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Carleton University’s Sprott School of Business and Indigenous Works have signed a Memorandum of Understanding (MOU) to enhance educational, research, and growth opportunities for Indigenous peoples, communities and organizations. Together they will advance two important agendas: expanding workplace inclusion and launching the Luminary Indigenous Innovation initiative.

Three people standing and speaking with each other.
The Sprott School of Business and Indigenous Works have signed an MOU to enhance educational, research, and growth opportunities for Indigenous peoples, communities and organizations. (Photo credit: Indigenous Works)

“In this partnership, we will collaborate with Indigenous Works to develop new research, educational tools, innovation initiatives and networking opportunities to support their ambitious agenda to accelerate workplace inclusion, innovation and economic transformation in Indigenous communities,” said Dana Brown, dean of the Sprott School of Business. “The best outcome of this will be success for the communities in terms of new investments in workplace strategies, business partnerships and research collaborations to achieve sustainable economic growth, employment and well-being.”

Dana Brown, Dean, Sprott School of Business.

“This impact will be mutually beneficial for Sprott, allowing us new insights on research around workplace systems, innovation and socioeconomic development and shared prosperity in Indigenous communities and worldwide. A partnership such as this is an opportunity to share knowledge and connections, to co-create new educational tools, new visions, new roadmaps for the future.”

Indigenous Works is a national organization that was formed in 1998 through a recommendation from the 1996 Report on the Royal Commission on Aboriginal Peoples, with a mandate to improve the inclusion and engagement of Indigenous peoples in the nation’s economy. They have since worked with organizations to advance Indigenous employment, workplace engagement and partnership inclusion.  In 2020/2021 they launched Luminary: Advancing Indigenous Innovation for Economic Transformation, Employment and Well-Being to grow the Indigenous research and innovation ecosystem targeting Indigenous business and community socioeconomic priorities. They also run a charity – Kocihta – to help Indigenous youth develop their career potential.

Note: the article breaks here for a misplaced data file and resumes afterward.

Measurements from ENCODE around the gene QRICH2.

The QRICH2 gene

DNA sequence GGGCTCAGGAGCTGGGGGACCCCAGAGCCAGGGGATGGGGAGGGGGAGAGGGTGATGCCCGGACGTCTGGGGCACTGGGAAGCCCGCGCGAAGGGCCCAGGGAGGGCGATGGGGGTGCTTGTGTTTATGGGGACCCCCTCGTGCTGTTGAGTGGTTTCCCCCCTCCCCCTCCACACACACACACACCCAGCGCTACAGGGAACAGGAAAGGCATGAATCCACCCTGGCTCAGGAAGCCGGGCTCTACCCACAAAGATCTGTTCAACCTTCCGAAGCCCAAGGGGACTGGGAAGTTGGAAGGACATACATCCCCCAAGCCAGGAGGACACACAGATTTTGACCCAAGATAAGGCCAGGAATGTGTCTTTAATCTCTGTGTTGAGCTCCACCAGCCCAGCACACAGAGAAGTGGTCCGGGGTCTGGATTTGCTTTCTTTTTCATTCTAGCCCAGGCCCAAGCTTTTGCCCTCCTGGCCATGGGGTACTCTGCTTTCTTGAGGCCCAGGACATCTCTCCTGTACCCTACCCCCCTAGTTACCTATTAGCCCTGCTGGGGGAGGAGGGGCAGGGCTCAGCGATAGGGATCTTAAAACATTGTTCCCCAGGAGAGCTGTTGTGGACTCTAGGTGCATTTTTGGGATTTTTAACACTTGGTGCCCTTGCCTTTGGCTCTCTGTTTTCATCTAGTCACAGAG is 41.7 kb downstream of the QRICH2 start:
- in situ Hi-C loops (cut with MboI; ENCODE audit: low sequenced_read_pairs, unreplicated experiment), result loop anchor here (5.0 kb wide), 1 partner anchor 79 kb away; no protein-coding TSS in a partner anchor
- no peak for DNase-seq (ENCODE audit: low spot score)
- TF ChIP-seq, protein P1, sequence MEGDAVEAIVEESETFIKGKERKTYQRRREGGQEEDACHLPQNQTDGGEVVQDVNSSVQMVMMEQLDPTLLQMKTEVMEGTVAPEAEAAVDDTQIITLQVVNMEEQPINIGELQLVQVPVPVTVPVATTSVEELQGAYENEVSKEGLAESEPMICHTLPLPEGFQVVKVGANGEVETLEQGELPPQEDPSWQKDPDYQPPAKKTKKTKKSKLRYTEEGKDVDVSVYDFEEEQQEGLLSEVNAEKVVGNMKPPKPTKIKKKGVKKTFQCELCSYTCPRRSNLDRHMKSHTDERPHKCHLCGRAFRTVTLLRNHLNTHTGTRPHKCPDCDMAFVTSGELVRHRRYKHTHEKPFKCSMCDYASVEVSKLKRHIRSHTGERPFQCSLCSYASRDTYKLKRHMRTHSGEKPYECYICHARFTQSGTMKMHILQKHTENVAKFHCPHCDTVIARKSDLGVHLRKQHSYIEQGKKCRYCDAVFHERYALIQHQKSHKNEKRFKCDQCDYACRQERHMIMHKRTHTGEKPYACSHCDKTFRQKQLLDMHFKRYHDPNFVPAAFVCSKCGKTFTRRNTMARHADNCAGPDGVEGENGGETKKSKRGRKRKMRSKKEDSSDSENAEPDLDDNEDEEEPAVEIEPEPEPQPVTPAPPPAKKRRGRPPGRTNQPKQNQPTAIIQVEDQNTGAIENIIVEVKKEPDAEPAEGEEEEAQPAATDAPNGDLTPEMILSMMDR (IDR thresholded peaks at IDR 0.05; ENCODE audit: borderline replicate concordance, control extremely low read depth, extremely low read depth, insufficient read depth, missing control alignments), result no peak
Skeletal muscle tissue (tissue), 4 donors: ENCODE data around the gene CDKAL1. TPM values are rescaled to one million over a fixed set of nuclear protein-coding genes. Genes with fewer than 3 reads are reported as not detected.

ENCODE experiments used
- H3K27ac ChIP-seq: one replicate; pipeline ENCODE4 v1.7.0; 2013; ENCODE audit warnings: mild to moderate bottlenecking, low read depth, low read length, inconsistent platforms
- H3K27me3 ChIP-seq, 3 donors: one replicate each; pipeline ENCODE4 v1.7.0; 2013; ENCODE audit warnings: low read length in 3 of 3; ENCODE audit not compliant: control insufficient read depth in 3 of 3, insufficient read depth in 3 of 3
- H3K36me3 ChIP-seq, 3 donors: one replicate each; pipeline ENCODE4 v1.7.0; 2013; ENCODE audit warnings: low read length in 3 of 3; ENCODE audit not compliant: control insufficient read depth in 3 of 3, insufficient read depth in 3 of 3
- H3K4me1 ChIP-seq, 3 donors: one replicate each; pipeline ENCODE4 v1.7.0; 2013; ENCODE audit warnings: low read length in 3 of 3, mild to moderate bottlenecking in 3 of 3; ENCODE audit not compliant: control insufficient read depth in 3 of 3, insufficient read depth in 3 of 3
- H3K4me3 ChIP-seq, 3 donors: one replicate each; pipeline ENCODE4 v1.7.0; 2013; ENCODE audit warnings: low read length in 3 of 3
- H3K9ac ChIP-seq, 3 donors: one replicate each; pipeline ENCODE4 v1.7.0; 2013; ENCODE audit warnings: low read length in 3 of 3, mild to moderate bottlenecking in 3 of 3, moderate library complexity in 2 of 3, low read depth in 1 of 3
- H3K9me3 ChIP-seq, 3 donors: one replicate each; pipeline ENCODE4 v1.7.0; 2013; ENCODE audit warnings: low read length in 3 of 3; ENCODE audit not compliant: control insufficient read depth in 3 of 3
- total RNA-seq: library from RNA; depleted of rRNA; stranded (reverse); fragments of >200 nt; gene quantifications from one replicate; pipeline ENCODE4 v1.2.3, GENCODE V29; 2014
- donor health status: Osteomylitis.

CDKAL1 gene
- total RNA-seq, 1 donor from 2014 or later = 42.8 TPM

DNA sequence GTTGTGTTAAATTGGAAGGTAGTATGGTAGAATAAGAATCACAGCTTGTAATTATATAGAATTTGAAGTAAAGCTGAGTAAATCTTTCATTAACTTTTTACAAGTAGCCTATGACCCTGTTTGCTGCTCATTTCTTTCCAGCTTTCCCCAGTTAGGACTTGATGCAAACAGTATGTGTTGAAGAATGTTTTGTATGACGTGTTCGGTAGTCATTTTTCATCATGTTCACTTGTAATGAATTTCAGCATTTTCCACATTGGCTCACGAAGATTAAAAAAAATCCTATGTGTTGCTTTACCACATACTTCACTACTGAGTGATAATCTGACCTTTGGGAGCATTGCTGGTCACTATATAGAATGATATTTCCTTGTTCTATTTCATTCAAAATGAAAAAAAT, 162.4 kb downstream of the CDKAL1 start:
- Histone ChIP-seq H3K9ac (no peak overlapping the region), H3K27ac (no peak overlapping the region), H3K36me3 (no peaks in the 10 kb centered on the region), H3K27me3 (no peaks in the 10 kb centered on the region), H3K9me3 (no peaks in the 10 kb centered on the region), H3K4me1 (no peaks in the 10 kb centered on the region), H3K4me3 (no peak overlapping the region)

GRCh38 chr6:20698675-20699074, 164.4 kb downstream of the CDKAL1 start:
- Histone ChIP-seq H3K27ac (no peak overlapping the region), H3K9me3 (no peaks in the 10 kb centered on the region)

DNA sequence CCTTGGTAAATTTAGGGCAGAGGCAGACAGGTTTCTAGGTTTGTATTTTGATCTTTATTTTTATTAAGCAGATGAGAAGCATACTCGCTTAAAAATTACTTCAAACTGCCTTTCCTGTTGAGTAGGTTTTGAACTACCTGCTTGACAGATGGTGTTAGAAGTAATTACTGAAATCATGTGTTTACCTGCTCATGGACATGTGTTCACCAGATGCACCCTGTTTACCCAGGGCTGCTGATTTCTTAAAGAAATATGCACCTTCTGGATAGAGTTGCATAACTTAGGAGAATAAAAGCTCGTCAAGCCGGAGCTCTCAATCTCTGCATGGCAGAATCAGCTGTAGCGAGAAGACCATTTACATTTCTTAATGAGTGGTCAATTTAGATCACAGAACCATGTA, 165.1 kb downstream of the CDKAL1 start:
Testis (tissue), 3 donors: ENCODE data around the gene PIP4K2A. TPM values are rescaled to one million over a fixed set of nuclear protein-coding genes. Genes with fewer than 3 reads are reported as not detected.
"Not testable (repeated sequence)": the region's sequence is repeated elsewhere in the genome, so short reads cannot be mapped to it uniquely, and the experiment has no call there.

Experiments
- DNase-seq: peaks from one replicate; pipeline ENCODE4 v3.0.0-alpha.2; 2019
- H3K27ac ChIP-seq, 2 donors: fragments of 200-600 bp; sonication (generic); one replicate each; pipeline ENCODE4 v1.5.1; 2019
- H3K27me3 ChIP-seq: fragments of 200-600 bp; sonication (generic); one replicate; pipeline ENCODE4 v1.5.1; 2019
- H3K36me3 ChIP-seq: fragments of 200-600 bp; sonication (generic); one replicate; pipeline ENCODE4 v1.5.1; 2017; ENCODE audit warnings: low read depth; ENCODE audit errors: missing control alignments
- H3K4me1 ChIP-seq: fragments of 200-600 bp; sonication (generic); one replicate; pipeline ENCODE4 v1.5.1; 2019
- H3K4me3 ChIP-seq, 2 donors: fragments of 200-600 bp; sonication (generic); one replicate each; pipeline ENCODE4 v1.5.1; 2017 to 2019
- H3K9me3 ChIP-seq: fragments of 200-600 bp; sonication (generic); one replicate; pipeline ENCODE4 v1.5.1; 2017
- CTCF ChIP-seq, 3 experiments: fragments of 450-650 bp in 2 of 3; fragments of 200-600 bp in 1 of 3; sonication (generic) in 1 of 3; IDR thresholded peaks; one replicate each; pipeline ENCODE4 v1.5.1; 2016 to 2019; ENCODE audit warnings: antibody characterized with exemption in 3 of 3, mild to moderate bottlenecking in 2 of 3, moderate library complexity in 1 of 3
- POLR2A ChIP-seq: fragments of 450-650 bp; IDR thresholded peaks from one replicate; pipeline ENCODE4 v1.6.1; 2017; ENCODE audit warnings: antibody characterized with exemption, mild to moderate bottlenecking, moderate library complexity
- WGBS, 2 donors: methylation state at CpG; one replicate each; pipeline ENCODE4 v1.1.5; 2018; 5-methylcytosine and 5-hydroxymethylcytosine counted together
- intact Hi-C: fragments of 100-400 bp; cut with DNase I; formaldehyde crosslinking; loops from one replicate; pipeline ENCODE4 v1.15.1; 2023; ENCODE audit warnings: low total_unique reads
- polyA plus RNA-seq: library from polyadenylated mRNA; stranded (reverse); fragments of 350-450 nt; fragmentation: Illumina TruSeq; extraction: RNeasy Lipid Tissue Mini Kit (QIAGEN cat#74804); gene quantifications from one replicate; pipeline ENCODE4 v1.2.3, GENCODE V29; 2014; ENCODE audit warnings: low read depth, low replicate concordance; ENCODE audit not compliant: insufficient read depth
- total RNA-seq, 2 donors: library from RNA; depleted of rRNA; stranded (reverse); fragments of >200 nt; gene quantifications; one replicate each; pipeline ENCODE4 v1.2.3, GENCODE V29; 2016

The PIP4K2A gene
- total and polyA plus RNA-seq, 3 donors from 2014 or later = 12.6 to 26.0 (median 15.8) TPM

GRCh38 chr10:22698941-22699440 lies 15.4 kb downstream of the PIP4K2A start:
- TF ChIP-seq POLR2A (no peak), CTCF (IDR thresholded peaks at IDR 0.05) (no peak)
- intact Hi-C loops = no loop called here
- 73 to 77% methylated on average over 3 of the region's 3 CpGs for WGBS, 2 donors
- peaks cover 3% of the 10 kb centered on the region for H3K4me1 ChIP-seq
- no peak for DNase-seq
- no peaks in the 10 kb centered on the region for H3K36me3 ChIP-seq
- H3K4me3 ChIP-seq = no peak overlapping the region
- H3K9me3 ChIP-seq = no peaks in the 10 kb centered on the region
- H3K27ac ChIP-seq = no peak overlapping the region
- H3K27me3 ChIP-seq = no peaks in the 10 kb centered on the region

“The goal of business schools is to help develop the talent that’s going to grow our economy, grow our businesses, grow our entrepreneurs,” said Kelly Lendsay, the president and CEO of Indigenous Works. “Secondly, business schools are about helping grow healthy economies in Canada and third, they are about growing research and innovation. It’s imperative that they be inclusive and partnerships such as this can help them get there.”

Agreeing, Dana added:

“In order to be effective in this work, we need to collaborate and look beyond ourselves. We need to continually develop. A partnership such as this is a learning opportunity for us, which translates into better research, greater understanding of our students and possibilities for education, and larger impact. The future of Indigenous economies is the future for all of us and we would be remiss if did not ensure that we are part of the conversation.”

Kelly Lendsay doing a presentation.
Kelly Lendsay, the president and CEO of Indigenous Works, said it’s imperative that business schools be inclusive and partnerships such as the one between Sprott and Indigenous Works can help them get there.

Through the MOU, Kelly hopes to make strides in four key areas:

  1. Advancing new research collaborations among the academic and Indigenous economic communities by embracing Two-Eyed Seeing as a key framework to respecting both Indigenous and western ways of seeing and knowing.
  2. Working to better understand the prospectuses and profiles of Indigenous Economic Development Corporations which in turn will help identify opportunities for research and innovation collaborations.